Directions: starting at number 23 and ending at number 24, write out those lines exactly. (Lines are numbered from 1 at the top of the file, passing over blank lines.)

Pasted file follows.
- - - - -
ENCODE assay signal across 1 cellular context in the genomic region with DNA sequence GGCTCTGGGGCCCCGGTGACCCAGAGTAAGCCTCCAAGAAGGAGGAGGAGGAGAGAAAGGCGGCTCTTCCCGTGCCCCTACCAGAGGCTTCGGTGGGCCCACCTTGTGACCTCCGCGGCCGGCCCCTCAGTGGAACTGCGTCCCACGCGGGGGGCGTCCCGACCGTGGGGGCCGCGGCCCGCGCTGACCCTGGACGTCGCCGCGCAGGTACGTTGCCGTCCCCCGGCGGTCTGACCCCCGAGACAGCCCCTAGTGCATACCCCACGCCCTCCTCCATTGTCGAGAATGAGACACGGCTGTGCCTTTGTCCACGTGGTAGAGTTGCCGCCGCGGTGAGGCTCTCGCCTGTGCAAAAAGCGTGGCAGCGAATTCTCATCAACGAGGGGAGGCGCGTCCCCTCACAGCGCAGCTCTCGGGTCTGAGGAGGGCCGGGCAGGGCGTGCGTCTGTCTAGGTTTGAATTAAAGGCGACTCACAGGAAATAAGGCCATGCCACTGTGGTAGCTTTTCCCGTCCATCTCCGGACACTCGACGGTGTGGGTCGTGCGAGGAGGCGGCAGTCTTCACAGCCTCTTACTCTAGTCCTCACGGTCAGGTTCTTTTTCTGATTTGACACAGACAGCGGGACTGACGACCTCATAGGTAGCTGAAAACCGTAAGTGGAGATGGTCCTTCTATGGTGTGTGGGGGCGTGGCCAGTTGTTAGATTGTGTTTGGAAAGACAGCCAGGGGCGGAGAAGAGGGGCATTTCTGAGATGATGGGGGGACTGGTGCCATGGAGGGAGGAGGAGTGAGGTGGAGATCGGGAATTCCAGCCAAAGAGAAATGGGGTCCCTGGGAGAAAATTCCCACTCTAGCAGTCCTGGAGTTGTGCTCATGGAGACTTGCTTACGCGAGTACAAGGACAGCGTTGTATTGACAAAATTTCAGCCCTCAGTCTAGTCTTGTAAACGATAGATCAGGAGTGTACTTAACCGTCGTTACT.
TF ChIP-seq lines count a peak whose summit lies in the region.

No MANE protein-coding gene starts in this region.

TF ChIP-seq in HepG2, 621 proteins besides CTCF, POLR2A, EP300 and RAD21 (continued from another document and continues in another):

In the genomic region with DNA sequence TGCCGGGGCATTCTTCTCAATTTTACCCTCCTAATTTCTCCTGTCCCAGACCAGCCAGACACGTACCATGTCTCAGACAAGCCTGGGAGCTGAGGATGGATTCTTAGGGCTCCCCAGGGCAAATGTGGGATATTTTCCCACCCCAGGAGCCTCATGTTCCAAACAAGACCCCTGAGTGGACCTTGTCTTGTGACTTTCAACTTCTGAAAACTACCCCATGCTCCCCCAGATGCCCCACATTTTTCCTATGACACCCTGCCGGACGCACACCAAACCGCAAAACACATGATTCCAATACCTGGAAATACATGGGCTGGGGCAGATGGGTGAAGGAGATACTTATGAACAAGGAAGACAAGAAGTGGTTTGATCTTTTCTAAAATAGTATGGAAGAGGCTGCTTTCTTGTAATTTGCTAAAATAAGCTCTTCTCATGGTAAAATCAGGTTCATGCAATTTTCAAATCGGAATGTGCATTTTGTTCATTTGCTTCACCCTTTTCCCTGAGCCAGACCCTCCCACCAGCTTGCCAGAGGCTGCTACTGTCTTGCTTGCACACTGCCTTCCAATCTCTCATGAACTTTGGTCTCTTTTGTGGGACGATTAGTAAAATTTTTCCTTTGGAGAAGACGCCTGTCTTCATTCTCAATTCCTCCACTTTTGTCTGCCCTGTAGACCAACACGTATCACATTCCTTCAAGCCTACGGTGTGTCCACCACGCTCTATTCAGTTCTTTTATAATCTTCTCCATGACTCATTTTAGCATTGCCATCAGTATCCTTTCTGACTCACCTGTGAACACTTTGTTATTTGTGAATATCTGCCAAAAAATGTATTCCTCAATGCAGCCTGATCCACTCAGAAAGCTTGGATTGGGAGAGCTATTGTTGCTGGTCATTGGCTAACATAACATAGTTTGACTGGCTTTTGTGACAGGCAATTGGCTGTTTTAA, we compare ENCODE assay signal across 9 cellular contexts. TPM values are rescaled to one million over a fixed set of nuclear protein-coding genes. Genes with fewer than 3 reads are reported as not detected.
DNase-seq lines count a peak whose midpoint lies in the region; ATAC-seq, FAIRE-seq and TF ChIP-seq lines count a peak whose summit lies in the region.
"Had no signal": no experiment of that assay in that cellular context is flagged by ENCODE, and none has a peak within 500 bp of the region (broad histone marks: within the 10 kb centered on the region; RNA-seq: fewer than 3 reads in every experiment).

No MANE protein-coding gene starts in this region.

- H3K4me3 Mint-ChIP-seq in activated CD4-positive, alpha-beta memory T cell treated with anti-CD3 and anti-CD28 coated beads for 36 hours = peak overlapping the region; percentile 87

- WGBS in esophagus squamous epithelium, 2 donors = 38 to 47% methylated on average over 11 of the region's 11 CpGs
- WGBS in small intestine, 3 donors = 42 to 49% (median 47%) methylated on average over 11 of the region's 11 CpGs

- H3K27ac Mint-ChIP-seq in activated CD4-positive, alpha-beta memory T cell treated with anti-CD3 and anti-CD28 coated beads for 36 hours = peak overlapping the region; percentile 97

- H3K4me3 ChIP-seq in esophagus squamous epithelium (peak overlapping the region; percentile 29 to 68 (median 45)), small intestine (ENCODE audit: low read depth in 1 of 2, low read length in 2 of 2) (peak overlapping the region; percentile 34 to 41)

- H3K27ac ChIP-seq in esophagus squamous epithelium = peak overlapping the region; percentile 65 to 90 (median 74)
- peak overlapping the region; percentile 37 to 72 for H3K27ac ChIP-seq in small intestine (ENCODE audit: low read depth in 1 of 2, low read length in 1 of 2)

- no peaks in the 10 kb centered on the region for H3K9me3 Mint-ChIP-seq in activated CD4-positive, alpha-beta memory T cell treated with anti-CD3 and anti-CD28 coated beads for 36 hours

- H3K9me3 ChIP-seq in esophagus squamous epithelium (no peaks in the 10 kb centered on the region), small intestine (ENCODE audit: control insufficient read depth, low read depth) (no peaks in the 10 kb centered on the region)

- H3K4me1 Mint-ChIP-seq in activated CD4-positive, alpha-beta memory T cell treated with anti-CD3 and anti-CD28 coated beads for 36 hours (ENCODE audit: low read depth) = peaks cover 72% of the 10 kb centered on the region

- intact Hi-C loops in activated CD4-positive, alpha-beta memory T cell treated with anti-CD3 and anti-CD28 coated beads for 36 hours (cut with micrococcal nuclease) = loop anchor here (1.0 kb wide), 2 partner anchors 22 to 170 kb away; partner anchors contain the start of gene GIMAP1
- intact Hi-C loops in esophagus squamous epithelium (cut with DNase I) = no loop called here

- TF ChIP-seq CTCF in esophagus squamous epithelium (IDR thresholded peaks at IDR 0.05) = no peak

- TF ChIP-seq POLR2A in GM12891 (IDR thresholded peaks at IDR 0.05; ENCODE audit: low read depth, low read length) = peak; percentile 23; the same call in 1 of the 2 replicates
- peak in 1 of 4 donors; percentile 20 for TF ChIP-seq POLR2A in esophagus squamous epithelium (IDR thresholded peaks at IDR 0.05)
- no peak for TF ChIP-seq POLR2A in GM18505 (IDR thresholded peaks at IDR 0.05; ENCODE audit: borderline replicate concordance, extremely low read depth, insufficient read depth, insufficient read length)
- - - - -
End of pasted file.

- peak in 1 of 4 donors; percentile 20 for TF ChIP-seq POLR2A in esophagus squamous epithelium (IDR thresholded peaks at IDR 0.05)
- no peak for TF ChIP-seq POLR2A in GM18505 (IDR thresholded peaks at IDR 0.05; ENCODE audit: borderline replicate concordance, extremely low read depth, insufficient read depth, insufficient read length)